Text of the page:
The impact of Speculation on Oil Prices

abarrelfullabarrelfull wrote on 11 Feb 2011 10:14

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I tend to see the "speculators are driving up the price of oil" crowd, as a bunch of ignoramouses fighting against that which they don't understand. They are generally anti market, and they criticise in terms that would have Trotsky nodding in approval.

The problem is that I have never been able to really argue my corner, being that I am not an Economist of great international repute. So when I found such a person, pontificating on speculation, I was most happy indeed.

Many people on the “speculators did it” side like to point to financial data, especially large purchases of futures by various players. But food is a physical commodity, and plays in the financial markets can only move the price to the extent that they affect physical flows and stocks.

The futures market simply creates a price for the future, which may lead physical traders to increase or decrease stocks now, based on those expectations. The key is that should the expectations prove to be wrong, the market will self correct over time. To bet constantly against the fundamentals of market is the most stupid investment strategy since Bernie Maddoff. You will lose your shirt.

A good example of when speculation did increase prices can be found here

This type of oil investing was quite popular in 2005 and 2006 when, like today, the price of oil one year out was much higher than the spot price. Back then, contango trades were so popular that one of Morgan Stanley's top energy traders, Olav Refvik, leased so much oil storage that he earned the nickname "the King of New York Harbor."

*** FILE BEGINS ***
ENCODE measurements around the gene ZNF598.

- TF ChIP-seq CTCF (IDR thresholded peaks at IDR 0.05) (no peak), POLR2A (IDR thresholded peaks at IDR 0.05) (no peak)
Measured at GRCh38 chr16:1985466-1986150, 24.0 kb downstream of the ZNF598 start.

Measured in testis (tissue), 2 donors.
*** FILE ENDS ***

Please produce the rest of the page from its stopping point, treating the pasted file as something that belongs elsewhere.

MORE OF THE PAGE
There's no question the investing strategies pursued by Refvik and others were pushing up oil prices. By putting large sums of oil into storage, they reduced the supply available to consumers.

Note that it was the existence of a Contango that enabled traders to make these bets. Note also that this contango disappeared before the prices peaked in mid 2008.

What happened that year was a mix of fear and greed. Oil companies increased inventories, either to make stock gains, or to save themselves from having to buy more expensive later on. For the most part, not being hedged, they exposed the owners to the full risk of oil prices. When prices started to go south, there was panic as everyone sold inventory. Thus the flow of products into and out of storage, accelerated both the upward trend and the crash.

The reason that so much was blamed on the hedge funds, was basically nothing more than a good scapegoat. The oil companies descovered that there was actually one group of people less popular than themselves, and they took every opportunity to pass the buck.

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